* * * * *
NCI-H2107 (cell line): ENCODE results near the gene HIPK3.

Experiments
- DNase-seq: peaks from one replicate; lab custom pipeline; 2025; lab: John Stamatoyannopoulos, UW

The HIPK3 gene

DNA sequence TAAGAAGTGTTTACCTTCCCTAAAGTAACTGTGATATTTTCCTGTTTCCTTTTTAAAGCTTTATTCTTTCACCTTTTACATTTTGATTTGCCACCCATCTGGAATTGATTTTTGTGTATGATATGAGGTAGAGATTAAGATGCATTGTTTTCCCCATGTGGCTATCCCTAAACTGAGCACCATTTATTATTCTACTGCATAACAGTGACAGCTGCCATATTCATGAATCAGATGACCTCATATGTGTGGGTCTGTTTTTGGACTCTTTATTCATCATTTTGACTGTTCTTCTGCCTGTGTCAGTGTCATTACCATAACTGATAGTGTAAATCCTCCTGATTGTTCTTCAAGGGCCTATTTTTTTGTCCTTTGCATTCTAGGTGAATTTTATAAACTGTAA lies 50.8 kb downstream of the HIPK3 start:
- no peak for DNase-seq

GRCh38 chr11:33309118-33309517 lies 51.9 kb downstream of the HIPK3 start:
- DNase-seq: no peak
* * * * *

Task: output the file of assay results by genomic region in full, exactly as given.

NCI-H2107 (cell line): ENCODE results near the gene HIPK3.

Experiments
- DNase-seq: peaks from one replicate; lab custom pipeline; 2025; lab: John Stamatoyannopoulos, UW

The HIPK3 gene

DNA sequence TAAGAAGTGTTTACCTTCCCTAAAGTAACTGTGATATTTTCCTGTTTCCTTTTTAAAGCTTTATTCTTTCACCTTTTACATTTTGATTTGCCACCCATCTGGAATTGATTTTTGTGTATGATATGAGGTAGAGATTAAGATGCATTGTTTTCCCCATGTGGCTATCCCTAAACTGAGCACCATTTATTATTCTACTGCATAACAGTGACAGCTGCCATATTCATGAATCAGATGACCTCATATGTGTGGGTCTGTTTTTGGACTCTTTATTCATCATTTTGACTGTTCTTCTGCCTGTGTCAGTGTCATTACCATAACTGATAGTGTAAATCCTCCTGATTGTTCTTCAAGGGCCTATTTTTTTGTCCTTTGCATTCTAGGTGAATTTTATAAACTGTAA lies 50.8 kb downstream of the HIPK3 start:
- no peak for DNase-seq

GRCh38 chr11:33309118-33309517 lies 51.9 kb downstream of the HIPK3 start:
- DNase-seq: no peak